A new study hopes to provide answers for Arctic communities who are already feeling the impact of beavers on the tundra.
As more and more beavers migrate northward, there’s still a lot we don’t know about how they are changing the Northwest Territories.
Despite their diminutive stature, beavers’ habit of altering waterways can have an outsize impact on the terrain they inhabit – and, by extension, surrounding communities.
A new project called Barin, which stands for Beavers and socio-ecological Resilience in Inuit Nunangat, is looking at beaver-related changes to streams and lakes, and how those changes are impacting people.
The project is being led by principle investigators Helen Wheeler (Anglia Ruskin University) and Phillip Marsh (Wilfrid Laurier University) in collaboration with Herb Nakimayak from the Inuvialuit Fish Joint Management Committee and other partners.
In Alaska, scientists such as Ken Tape have been studying the beaver issue for years. In 2021, Tape formed the Arctic Beaver Observation Network (A-Bon) to help researchers from Alaska, Canada, Europe and Asia collaborate and share findings with local land managers.
Canada is catching up, but Tape says the nation is a few paces behind in studying and understanding the scale of the problem.
The first step is figuring out where the change is happening. The second step is figuring out its impact.
“For beavers, that becomes very complex,” Tape said. “Beavers affect all aspects of lowland ecosystems: permafrost, carbon cycling, fish, water quality… I mean, it totally transforms a place from this narrow stream to a sprawling wetland.”
While beaver impact has been extensively studied in the south, it’s unclear how much of that research will apply in the North.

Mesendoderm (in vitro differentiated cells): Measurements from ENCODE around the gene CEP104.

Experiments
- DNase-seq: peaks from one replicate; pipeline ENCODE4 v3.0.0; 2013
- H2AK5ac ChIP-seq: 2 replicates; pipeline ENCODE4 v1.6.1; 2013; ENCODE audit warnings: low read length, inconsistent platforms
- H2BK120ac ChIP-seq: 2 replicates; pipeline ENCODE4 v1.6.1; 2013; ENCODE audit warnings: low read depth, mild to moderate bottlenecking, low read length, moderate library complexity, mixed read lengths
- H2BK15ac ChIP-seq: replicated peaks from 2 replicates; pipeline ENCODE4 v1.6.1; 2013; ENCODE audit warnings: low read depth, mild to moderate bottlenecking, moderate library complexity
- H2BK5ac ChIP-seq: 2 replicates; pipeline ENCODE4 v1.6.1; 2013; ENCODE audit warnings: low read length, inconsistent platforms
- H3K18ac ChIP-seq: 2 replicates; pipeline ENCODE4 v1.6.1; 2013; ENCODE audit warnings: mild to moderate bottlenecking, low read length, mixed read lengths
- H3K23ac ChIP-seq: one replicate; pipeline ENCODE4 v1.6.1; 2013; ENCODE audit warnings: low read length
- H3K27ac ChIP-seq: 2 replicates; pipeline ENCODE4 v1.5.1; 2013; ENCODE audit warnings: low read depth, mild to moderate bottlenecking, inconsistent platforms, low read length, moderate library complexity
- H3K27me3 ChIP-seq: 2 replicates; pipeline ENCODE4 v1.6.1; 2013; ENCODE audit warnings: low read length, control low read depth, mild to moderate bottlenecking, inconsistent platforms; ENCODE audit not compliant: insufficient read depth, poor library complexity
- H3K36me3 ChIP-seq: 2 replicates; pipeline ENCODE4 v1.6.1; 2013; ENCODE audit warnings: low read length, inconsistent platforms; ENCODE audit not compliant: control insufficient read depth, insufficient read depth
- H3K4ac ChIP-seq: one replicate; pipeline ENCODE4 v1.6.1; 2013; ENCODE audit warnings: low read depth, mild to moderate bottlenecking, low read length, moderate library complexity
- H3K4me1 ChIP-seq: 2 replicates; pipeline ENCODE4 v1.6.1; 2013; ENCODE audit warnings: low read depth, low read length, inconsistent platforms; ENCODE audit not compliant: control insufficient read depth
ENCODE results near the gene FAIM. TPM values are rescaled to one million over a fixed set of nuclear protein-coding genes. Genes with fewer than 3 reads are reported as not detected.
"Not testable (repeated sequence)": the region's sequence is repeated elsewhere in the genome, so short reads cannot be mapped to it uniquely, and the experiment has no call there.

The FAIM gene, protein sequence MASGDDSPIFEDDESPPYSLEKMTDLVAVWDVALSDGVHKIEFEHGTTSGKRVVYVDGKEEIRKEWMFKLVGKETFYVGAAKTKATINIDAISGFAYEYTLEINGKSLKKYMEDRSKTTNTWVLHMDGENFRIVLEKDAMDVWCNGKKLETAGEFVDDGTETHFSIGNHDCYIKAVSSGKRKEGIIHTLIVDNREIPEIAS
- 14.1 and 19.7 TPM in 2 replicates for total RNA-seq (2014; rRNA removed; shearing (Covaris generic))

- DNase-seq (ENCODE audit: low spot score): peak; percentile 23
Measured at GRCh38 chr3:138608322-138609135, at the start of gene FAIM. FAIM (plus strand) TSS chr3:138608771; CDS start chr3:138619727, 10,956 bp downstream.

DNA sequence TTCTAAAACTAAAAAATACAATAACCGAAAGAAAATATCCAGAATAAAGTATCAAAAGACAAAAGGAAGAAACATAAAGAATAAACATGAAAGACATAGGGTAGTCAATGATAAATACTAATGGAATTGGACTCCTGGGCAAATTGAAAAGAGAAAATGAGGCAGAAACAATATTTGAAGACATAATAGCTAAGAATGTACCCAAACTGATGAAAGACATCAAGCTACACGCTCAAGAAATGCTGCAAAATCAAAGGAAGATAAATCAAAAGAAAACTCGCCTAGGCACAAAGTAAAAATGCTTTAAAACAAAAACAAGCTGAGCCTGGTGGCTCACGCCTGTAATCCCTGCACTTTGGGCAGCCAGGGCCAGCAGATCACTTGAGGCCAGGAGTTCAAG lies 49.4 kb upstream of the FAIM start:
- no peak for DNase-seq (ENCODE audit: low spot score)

“It’s a very different place,” said Tape. “There are two main differences I usually cite with the Arctic. Number one, it’s held together by permafrost. So the ground is much more susceptible to change resulting from hydrology.
“The other big difference is that these are often temperature-limited systems. In other words, the water is too cold to allow a lot of biota to exist there. And you’re effectively warming it up.”
Tape, along with Marsh, Wheeler and a number of other A-Bon researchers, published Beaver Engineering: Tracking a New Disturbance in the Arctic to chart some of these changes.
Low water makes work ‘even more important’
With Barin, Wheeler hopes to produce research that answers key questions for communities in the Inuvialuit Settlement Region specifically, and a pathway for action.
“We’re being guided as much as we can by the FJMC,” said Wheeler, using an initialism for the Inuvialuit Fish Joint Management Committee.
“Ultimately, we are trying to create a product that will be useful – whether those are mechanisms for ongoing community-based monitoring or data products that can actually be used and shared.”
For Nakimayak, who chairs the committee, this study has only become more pressing since it began.
“Beavers have a major impact on fish and fish habitat,” he said. “With the low water this year, it’s just compounded the issue. It’s even more important for us to be doing this research.”
The study is focused on Aklavik, Tuktoyaktuk and Inuvik, as well as watersheds along the Inuvik-Tuktoyaktuk Highway. Nakimayak says he has witnessed significant changes in these areas first-hand.
“There were eight dams in Hans Creek last year, and this year there were 10,” he said.
“Hans Creek feeds into the Husky Lakes, and it is one of the major fish-bearing streams in the area. With the amount of activity – whether that’s humans fishing in Husky Lakes, and the beavers – that’s going to really affect our ecosystem. Whales and seals also rely on fish in the Husky Lakes.”